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#EndorseThis: How Trump Republicans Are Killing The Lone Star State

Watch cable television and you'll see lots of Americans who are simply too stupid to take coronavirus seriously. They complain about wearing masks, insist the pandemic is a hoax, and mimic the mindless behavior of President Trump, whom they tend to idolize.

Unfortunately, a number of these imbeciles are in positions of power – notably in Texas, where Gov. Greg Abbott has led the state into a nightmare of disease and government dysfunction, along with Lt. Gov. Dan Patrick and Sens. Ted Cruz and John Cornyn. (Vice President Mike Pence told his share of lethal lies about the Lone Star State, too.)

Somebody needs to be held accountable for the continuing destruction of Texas. And the fine people at MeidasTouch SuperPAC want to make sure everyone knows who. That's why they produced "Trump Kills Texas."

It's short but very sharp. Just click.



Fauci Warns White House Is Making ‘A Big Mistake’ Attacking Him

Reprinted with permission from Alternet

Officials in the Trump White House have recently engaged in what could be described as a passive-aggressive effort to discredit Dr. Anthony Fauci. Although President Donald Trump hasn't tried to outright fire the expert immunologist from his coronavirus task force — not yet, anyway — his White House allies have been producing "opposition research" against him.

And Fauci, in an interview with Peter Nicholas and Ed Yong of The Atlantic, assured the journalists that he has no plans to resign from the task force.

Fauci's tone during the interview was respectful of Trump and far from scathing, but he also made it clear that he stands by all of his recent coronavirus-related warnings. Asked about the Trump White House's opposition research against him, Fauci responded, "That was not particularly a good thing to do. Ultimately, it hurts the president to do that. When the staff lets out something like that and the entire scientific and press community push back on it, it ultimately hurts the president. And I don't really want to hurt the president. But that's what's happening. I told him I thought it was a big mistake. That doesn't serve any good purpose for what we're trying to do."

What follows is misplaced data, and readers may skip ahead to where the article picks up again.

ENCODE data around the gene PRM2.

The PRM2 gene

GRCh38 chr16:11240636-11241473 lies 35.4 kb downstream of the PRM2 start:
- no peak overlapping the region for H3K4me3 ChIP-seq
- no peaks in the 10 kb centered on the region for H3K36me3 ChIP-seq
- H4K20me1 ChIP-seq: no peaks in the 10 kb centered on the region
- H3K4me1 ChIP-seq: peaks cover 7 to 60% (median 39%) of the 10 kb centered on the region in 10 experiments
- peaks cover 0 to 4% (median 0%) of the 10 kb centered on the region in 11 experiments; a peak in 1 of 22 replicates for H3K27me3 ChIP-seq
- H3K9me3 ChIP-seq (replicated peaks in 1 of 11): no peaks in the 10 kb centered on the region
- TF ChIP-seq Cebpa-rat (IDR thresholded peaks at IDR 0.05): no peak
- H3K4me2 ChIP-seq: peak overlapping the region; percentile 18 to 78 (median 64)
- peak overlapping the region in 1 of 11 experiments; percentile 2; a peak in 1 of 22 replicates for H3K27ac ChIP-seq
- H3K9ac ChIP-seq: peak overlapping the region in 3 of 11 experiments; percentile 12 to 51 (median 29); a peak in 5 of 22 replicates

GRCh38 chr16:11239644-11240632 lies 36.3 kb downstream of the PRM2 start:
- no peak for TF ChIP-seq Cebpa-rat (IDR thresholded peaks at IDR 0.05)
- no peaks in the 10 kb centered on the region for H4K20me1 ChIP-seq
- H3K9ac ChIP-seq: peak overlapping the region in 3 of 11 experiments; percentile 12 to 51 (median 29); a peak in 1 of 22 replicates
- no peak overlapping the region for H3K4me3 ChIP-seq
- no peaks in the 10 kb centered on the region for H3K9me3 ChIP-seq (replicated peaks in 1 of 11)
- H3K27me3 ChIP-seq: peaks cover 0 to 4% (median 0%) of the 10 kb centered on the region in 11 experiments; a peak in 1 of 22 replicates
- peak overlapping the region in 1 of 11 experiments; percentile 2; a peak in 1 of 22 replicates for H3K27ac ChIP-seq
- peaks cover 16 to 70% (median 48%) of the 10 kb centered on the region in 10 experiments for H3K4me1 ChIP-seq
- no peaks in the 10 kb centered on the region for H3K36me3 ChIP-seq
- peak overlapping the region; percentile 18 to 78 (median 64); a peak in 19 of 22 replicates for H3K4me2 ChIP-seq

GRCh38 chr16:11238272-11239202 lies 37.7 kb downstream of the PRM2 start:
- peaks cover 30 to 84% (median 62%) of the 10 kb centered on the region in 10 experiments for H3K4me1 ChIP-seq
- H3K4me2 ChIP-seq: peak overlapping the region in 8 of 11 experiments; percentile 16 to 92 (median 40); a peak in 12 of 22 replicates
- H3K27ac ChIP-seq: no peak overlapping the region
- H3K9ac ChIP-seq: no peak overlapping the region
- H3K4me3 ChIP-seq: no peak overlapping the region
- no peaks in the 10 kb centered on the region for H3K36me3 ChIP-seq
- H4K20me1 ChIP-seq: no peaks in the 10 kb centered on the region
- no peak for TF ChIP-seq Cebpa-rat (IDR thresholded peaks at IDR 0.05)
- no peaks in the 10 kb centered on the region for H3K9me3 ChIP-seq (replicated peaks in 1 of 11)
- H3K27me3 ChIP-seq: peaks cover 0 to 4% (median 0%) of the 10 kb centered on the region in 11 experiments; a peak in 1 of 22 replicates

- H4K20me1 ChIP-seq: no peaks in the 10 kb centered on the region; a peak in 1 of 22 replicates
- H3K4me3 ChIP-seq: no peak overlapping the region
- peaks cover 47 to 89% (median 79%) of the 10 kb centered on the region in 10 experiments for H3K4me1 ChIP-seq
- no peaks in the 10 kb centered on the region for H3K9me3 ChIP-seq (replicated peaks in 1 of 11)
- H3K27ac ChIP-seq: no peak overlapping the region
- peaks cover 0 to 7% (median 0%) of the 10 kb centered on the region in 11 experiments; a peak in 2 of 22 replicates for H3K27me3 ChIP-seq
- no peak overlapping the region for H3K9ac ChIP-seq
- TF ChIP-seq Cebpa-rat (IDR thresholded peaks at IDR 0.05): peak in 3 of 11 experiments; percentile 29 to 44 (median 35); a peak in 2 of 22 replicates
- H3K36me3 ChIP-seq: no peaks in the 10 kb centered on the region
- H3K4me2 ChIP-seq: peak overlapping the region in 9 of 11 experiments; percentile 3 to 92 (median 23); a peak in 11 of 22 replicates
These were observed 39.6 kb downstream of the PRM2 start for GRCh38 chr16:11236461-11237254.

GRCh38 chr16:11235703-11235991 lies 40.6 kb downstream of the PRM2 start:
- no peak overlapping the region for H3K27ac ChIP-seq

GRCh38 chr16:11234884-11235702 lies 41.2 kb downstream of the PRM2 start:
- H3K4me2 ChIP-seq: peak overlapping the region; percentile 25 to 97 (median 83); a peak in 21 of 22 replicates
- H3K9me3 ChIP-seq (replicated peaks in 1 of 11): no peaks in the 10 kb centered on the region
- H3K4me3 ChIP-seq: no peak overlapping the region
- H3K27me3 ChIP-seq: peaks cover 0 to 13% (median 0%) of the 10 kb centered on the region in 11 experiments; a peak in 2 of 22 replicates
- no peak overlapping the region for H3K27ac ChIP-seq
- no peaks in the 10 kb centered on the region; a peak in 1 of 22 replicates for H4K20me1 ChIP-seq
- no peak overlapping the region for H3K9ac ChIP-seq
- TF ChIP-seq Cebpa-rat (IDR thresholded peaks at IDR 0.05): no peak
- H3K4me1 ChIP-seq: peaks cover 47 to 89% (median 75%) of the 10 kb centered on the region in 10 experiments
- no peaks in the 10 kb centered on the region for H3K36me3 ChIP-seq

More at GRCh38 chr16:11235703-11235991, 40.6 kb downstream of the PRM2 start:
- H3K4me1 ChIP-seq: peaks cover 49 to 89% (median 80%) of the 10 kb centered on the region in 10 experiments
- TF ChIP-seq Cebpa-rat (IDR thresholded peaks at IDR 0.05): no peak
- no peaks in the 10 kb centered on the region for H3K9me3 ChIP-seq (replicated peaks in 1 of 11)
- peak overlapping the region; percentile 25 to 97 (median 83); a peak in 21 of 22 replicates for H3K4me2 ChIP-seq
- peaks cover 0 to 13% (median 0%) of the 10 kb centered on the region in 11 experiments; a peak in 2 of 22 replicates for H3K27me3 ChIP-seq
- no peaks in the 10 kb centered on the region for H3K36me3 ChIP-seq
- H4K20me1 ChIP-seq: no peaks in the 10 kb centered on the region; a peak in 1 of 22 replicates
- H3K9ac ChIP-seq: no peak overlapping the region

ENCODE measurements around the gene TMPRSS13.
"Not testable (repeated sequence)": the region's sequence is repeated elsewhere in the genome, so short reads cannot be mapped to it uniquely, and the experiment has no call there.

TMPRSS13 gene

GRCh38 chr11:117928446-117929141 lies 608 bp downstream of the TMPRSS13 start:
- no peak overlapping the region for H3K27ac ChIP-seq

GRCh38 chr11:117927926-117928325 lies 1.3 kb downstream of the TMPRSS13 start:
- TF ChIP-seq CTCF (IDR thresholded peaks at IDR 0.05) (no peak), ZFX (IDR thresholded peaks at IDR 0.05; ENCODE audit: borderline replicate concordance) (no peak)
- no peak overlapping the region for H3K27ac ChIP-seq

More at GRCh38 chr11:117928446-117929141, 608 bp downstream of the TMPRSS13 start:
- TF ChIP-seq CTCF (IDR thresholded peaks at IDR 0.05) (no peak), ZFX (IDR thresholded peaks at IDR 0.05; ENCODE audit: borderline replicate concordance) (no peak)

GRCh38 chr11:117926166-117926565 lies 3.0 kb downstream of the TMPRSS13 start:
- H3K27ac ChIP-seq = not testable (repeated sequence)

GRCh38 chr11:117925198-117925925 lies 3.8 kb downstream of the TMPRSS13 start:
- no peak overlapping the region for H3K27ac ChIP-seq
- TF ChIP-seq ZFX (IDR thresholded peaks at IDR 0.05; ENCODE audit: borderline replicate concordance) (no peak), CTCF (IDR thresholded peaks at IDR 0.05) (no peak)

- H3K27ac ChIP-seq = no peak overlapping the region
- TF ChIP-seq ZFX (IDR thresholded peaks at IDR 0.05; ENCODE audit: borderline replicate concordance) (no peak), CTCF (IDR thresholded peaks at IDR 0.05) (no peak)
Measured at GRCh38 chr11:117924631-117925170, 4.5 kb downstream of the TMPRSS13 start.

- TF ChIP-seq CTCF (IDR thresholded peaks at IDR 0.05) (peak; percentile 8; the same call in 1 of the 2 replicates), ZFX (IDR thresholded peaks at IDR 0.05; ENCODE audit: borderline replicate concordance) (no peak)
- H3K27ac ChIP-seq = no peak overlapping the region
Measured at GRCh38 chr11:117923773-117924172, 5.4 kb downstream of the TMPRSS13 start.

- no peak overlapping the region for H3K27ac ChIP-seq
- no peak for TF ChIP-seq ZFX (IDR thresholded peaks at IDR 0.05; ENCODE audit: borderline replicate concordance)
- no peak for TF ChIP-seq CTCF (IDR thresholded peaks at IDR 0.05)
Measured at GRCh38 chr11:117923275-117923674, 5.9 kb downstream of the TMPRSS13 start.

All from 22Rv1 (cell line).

The 79-year-old Fauci was also asked about an op-ed by Peter Navarro, one of Trump's top economic advisers, that appeared in USA Today and attacked the immunologist's credibility. Fauci told The Atlantic, "I can't explain Peter Navarro. He's in a world by himself. So, I don't even want to go there."

During the spring, Fauci was often featured at the White House's coronavirus press briefings. But that isn't happening now.

Fauci, however, told The Atlantic that he is still talking to others on the task force and in the White House on a regular basis, including Dr. Deborah Birx, Dr. Robert Redfield (director of the Centers for Disease Control and Prevention) and Food and Drug Administration Commissioner Steve Hahn. The task force is headed by Vice President Mike Pence.

When Fauci was asked to "update us on your relationship with the president," he responded: "Well, the scene has changed a bit. When we were having frequent press briefings, I had the opportunity to have a personal one-on-one to talk to the president. I haven't done that in a while."

During the interview, Fauci spoke candidly about the recent surge in COVID-19 infections in Arizona, Texas, Florida and other states — asserting that such states need more social distancing, not less.

"Even though we are in the middle of a setback now — you can't deny that; look at the numbers, you're dealing with 40,000 to 60,000 infections in a day — it doesn't mean we're going to be defeated," Fauci told The Atlantic. "But states that are in trouble right now, if those states pause and say, 'OK, we're going to do it right, everyone wear a mask, bars closed, no congregating in crowds, keep your distance, protect the vulnerable' — if we do that for a few weeks in a row, I'll guarantee you those numbers will come down."

Bill Kristol Urges GOP Officials To Save Their Party — By Endorsing Biden

Reprinted with permission from Alternet